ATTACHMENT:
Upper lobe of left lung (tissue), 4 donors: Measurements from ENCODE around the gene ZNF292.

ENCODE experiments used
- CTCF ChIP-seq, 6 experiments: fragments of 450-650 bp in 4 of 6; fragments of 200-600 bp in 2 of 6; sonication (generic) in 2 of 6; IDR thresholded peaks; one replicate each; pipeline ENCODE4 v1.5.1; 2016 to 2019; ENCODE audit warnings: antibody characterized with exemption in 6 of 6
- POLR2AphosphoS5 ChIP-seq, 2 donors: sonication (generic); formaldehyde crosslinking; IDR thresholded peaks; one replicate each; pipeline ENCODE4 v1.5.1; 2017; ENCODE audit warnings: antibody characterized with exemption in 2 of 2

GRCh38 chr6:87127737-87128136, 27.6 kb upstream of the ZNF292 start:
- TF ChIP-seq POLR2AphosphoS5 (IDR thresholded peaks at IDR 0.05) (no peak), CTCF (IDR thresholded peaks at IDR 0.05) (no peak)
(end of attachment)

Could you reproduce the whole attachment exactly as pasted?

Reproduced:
Upper lobe of left lung (tissue), 4 donors: Measurements from ENCODE around the gene ZNF292.

ENCODE experiments used
- CTCF ChIP-seq, 6 experiments: fragments of 450-650 bp in 4 of 6; fragments of 200-600 bp in 2 of 6; sonication (generic) in 2 of 6; IDR thresholded peaks; one replicate each; pipeline ENCODE4 v1.5.1; 2016 to 2019; ENCODE audit warnings: antibody characterized with exemption in 6 of 6
- POLR2AphosphoS5 ChIP-seq, 2 donors: sonication (generic); formaldehyde crosslinking; IDR thresholded peaks; one replicate each; pipeline ENCODE4 v1.5.1; 2017; ENCODE audit warnings: antibody characterized with exemption in 2 of 2

GRCh38 chr6:87127737-87128136, 27.6 kb upstream of the ZNF292 start:
- TF ChIP-seq POLR2AphosphoS5 (IDR thresholded peaks at IDR 0.05) (no peak), CTCF (IDR thresholded peaks at IDR 0.05) (no peak)